According to the Arizona Judicial Branch, the state of Arizona mandates that all newly divorcing parents of young children and unmarried parents who go through custodial disputes must attend an educational program focused on the child’s or children’s needs. The program, which the courts simply refer to as the “Parent Education Program,” has been in effect since January 2, 1997.
In 2012, the state further revised the statutes dealing with the program to include education regarding the impact of divorce on adults. The changes went into effect on January 1, 2013. The statutes now include a list of information the Arizona Supreme Court must adopt for the standards for the educational program.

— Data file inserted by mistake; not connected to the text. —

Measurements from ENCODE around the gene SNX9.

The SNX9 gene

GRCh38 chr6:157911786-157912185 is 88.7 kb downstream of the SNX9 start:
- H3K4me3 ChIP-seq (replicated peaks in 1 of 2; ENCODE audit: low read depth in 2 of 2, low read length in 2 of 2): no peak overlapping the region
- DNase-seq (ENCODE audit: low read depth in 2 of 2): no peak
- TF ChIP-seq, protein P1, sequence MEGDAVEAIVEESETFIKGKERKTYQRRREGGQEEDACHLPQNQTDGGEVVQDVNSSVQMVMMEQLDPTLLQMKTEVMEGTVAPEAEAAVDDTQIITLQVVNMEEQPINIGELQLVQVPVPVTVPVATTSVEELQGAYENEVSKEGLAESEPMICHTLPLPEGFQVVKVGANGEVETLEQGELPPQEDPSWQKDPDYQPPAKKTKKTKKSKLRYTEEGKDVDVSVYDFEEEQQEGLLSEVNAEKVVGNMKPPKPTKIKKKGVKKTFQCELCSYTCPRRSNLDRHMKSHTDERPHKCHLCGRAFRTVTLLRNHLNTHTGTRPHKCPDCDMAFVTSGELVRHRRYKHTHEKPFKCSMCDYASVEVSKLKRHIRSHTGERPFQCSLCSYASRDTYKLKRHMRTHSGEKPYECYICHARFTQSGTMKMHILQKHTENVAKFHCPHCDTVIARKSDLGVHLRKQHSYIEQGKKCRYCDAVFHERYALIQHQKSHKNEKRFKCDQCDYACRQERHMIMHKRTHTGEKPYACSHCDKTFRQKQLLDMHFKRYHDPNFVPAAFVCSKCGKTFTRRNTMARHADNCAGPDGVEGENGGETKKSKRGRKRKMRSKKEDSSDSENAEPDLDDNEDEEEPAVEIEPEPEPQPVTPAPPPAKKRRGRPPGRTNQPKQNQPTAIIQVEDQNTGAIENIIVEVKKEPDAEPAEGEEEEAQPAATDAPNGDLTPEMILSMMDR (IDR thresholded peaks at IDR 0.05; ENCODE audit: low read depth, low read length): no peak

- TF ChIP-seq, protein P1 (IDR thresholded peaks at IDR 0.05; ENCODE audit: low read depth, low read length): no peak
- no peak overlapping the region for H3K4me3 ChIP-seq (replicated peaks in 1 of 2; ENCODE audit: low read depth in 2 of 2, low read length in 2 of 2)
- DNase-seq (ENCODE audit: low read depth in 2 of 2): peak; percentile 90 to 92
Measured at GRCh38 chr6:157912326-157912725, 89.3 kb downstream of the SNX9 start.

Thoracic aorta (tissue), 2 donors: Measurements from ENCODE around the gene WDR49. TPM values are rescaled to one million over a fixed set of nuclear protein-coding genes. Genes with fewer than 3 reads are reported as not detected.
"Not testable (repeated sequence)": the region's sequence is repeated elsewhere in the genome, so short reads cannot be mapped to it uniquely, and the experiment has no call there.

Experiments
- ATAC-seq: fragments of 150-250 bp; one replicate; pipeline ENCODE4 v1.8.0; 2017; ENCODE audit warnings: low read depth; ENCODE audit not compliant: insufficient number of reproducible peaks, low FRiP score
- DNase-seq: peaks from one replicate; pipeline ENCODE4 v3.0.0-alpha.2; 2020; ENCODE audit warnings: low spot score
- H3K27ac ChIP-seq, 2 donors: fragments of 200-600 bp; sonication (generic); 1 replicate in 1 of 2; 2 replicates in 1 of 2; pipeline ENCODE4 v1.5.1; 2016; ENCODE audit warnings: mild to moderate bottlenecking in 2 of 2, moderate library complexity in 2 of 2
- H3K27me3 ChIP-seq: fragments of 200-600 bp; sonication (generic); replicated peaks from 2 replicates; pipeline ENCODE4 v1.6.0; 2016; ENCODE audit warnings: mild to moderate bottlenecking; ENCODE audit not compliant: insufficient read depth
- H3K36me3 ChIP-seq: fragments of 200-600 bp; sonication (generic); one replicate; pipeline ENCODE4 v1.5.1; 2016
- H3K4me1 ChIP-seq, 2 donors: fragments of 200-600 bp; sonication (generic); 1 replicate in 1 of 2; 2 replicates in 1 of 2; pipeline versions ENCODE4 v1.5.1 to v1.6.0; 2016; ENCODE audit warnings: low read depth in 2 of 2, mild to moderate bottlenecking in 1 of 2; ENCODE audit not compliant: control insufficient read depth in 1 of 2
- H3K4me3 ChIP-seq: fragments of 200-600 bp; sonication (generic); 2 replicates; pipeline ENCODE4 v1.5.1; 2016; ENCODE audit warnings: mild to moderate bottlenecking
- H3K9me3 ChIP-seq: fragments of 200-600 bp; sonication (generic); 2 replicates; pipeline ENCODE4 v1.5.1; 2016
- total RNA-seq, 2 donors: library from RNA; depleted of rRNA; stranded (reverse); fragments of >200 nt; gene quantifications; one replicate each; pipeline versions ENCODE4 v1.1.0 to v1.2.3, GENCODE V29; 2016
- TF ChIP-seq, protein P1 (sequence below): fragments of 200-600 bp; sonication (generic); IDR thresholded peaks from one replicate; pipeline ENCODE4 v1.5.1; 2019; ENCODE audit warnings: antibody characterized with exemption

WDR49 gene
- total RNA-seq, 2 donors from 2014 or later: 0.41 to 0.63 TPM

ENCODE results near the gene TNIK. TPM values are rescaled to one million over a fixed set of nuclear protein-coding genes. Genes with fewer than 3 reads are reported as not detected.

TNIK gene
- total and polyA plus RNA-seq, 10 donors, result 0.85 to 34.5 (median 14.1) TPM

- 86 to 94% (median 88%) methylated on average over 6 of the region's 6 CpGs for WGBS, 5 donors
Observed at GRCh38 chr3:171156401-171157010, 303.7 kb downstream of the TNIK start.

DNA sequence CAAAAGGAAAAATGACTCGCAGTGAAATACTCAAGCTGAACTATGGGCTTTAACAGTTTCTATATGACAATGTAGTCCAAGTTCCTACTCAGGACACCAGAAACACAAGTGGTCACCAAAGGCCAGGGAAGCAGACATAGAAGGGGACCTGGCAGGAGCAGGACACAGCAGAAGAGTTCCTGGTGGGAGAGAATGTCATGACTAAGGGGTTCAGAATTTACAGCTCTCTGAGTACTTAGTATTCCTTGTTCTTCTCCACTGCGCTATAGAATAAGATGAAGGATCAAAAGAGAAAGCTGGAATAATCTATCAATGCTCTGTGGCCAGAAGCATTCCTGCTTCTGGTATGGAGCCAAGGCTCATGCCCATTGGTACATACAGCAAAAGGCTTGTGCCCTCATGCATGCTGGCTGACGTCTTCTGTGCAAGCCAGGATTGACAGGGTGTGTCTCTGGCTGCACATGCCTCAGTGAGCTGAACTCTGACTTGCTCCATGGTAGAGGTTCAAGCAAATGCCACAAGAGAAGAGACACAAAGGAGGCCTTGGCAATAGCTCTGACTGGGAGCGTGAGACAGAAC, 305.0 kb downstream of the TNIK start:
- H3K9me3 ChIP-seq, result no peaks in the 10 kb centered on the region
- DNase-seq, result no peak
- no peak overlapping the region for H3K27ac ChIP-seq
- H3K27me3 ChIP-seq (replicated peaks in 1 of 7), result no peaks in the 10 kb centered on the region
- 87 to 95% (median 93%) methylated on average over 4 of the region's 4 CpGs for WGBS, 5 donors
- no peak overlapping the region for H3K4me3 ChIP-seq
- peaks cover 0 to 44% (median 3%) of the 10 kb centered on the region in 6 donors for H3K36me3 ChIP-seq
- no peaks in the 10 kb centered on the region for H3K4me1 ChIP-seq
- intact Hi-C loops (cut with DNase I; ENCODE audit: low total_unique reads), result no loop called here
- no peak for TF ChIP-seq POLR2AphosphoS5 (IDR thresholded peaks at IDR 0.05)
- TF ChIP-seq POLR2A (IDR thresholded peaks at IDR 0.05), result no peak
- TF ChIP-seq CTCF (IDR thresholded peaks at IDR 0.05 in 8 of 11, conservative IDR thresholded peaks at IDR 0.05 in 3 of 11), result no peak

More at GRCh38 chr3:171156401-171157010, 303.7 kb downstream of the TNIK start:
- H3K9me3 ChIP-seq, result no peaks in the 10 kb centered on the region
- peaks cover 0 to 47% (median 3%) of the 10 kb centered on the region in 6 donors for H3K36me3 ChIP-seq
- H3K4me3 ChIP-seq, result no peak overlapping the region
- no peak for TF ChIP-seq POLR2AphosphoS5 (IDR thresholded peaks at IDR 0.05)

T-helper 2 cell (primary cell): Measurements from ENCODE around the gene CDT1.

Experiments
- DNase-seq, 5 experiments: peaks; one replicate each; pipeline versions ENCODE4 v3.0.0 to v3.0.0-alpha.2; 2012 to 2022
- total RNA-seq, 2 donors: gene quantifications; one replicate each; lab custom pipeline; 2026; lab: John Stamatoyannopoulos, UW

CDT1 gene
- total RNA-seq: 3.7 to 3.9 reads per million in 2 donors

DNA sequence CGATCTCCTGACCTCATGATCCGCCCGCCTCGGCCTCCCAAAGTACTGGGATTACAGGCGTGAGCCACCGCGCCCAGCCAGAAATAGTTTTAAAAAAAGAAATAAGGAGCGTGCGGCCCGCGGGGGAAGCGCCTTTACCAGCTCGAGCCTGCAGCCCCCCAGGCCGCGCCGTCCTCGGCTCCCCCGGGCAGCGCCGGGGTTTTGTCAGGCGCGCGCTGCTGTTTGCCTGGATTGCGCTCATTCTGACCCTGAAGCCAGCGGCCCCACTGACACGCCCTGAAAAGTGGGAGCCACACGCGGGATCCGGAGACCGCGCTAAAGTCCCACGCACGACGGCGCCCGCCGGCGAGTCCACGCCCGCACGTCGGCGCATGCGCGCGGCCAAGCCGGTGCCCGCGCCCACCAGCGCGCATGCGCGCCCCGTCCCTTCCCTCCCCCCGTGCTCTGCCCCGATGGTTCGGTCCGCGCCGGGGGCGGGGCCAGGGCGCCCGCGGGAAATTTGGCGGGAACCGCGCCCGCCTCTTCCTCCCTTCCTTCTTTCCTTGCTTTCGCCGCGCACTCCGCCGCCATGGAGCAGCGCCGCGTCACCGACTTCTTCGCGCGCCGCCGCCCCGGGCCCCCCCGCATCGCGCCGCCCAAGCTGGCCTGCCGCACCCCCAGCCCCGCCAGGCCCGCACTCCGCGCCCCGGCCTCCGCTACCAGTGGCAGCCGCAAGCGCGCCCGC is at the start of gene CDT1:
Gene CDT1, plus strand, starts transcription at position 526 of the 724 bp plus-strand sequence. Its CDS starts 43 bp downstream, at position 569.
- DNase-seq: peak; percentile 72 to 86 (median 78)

Arizona State Legislature, Statute 25-351, outlines the minimum informational standards the educational programs must cover. Those include the following:
- The financial, psychological, emotional, physical and short- and long-term impacts of divorce on both children and adults
- Alternatives to divorce
- Resources that may help the disputing parties strengthen their marriage
- Details regarding the legal process of divorce and available options for mediation
- Resources for coping with life post-divorce
Each county judge is free to draft the program him or herself. However, the judge must include the aforementioned material and submit the proposed plan to the supreme court for approval. In addition to ensuring the plan includes the minimum standards for an acceptable educational program, the judge must also include the proposed nature and length of the program, the means by which the state or county will evaluate and maintain the program and the qualifications of the suggested program providers.